Philosophy’s Power-Hitter

Oxford philosopher and linguist James Higginbotham strengthens USC’s already distinguished Department of Philosophy.
ABANDONING THE City of Spires for the City of Angels, philosopher and linguist James Higginbotham is a new heavy hitter on USC’s roster of star humanists. The acting chairman of the philosophy department comes with impressive credentials – most notably his last seven years at Oxford, one of the world’s top universities for philosophy, where he also held a chair in general linguistics. A native New Yorker, he also spent 11 years as professor of linguistics and philosophy at MIT, another top-rated university for philosophy and linguistics.
Higginbotham’s work centers on philosophy of language, philosophy of mind and philosophy of psychology. For 30 years, he has focused on UC Berkeley philosopher Donald Davidson’s application of formal semantics methods in natural languages, and MIT linguist Noam Chomsky’s study of the relationship between syntax, semantics and cognition.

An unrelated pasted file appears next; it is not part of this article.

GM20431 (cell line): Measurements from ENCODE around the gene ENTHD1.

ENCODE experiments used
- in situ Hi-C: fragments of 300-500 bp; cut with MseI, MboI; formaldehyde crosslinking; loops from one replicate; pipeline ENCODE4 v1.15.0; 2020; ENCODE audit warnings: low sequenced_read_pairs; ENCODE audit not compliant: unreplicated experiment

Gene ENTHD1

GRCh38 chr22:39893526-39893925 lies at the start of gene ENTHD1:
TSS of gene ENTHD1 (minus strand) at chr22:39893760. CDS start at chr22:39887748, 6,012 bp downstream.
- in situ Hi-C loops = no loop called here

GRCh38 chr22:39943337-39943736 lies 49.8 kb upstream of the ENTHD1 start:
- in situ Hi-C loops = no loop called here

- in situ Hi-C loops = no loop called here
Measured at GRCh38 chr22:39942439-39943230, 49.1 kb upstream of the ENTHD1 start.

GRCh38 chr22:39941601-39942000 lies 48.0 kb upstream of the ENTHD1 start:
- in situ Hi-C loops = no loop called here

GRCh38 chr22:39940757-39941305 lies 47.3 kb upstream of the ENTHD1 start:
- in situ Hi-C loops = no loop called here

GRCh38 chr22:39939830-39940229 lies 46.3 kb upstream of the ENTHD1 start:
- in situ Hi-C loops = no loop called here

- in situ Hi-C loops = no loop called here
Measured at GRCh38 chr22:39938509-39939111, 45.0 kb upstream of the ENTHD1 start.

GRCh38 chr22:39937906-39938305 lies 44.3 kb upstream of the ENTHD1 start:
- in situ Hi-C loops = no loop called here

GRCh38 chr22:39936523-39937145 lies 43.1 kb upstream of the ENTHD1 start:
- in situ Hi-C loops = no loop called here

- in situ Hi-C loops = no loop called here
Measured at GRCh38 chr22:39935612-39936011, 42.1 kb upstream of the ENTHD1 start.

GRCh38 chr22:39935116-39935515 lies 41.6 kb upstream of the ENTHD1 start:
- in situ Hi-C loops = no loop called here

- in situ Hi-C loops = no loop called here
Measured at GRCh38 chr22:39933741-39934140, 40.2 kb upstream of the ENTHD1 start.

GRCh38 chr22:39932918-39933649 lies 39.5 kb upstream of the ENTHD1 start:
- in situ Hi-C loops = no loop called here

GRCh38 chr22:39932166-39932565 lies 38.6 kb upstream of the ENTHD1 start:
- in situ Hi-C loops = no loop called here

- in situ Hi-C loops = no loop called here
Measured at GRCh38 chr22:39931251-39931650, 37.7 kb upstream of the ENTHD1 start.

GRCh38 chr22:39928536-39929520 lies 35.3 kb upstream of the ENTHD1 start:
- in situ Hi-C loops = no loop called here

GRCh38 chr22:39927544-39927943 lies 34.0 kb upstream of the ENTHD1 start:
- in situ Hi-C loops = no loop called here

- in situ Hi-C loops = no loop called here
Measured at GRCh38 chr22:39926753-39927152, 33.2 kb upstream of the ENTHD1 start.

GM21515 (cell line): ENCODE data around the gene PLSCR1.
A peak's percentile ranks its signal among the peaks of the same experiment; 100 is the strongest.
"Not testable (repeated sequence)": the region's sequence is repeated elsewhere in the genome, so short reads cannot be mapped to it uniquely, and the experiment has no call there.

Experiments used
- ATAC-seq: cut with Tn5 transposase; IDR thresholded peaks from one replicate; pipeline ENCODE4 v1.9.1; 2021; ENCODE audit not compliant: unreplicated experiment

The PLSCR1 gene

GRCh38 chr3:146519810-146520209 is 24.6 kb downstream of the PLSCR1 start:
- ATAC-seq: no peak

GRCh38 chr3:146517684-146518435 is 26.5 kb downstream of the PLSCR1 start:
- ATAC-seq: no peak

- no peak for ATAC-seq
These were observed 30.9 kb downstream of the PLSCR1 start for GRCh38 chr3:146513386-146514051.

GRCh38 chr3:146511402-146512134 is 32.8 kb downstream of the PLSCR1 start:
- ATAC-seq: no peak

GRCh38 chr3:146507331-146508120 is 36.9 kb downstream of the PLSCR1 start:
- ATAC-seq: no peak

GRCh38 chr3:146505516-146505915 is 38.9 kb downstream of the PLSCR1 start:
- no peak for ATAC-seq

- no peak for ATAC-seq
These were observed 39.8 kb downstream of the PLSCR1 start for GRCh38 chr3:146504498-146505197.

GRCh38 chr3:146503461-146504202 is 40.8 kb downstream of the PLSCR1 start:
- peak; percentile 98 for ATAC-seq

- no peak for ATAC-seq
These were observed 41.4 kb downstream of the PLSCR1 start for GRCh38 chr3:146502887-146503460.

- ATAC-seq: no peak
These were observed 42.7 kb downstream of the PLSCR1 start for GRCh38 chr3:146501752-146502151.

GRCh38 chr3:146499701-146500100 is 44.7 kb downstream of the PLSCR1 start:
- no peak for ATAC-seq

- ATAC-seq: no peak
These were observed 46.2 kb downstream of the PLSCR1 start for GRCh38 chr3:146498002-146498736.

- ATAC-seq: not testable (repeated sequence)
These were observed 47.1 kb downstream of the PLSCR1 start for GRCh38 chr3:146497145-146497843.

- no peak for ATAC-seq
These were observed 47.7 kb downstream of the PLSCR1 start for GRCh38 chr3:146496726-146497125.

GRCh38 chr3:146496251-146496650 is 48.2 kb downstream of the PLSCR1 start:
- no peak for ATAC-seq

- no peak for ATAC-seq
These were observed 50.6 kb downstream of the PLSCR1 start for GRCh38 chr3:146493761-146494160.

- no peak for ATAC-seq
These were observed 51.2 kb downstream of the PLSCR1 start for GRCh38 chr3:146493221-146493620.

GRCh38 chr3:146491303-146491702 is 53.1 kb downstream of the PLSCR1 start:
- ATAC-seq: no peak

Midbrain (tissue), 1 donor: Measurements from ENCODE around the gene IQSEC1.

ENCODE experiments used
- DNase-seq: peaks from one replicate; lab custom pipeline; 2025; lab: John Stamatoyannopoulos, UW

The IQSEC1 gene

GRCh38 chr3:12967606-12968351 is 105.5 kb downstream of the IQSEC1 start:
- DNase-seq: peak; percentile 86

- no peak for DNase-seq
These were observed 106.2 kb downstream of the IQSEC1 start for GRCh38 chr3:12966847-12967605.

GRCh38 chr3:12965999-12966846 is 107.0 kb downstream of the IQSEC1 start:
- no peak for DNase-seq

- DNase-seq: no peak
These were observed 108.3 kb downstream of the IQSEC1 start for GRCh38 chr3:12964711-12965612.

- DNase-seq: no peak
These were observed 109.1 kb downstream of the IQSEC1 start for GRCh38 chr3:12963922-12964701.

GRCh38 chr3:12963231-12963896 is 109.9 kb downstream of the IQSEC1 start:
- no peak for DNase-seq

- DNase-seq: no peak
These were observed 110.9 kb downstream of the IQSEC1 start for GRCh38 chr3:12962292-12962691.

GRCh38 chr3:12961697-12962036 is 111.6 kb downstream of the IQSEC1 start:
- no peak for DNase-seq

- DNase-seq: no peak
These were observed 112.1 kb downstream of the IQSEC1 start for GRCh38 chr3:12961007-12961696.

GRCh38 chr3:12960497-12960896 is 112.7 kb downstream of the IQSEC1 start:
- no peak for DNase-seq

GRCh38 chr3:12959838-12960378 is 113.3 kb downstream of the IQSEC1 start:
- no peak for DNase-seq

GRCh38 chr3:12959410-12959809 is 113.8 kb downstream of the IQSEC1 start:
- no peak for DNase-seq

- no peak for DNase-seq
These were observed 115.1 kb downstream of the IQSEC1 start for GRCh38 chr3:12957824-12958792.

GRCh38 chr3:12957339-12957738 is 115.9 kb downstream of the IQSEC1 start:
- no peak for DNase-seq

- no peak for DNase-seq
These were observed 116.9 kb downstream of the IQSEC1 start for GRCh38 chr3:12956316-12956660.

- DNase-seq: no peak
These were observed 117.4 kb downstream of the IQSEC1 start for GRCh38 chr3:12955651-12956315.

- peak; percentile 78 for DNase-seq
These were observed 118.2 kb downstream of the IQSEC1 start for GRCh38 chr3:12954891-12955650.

“I’m putting together the work of Chomsky and Davidson and juxtaposing it in ways that both would probably object to,” he quips.

IRONICALLY, HIGGINBOTHAM'S graduate studies at Columbia University included a single basic linguistic class.
“I had just returned from serving in the Vietnam War, where I became very interested in Chinese and Vietnamese language and cultures,” he recalls. On a whim, he took a course in grammatical structure. “It was an inspiration,” he says. “Within a short time I was happily analyzing Chinese with the new tools of generative grammar.”
Joseph Aoun, dean of USC’s College of Letters, Arts and Sciences – himself a noted linguist and a friend of Higginbotham’s from their MIT years – helped convince the Oxford don to take the job at USC. “Coming to USC was an opportunity to do something new and help strengthen the department,” Higginbotham says. “Most importantly, I could combine linguistics and philosophy.”
Although Higginbotham has lived in cities around the world – among them Stuttgart, Princeton and Pisa – living on the West Coast is a first. The avid Yankees fan misses going to the ballpark to watch his team, but takes a philosophical attitude: “I have grown reconciled to not being able to see the Yankees play,” he says. “After all, I couldn’t get to Yankee Stadium easily from Oxford, either. At least here I can watch them on television.”

– Gilien Silsby

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Photograph by Jeffrey Trachtman

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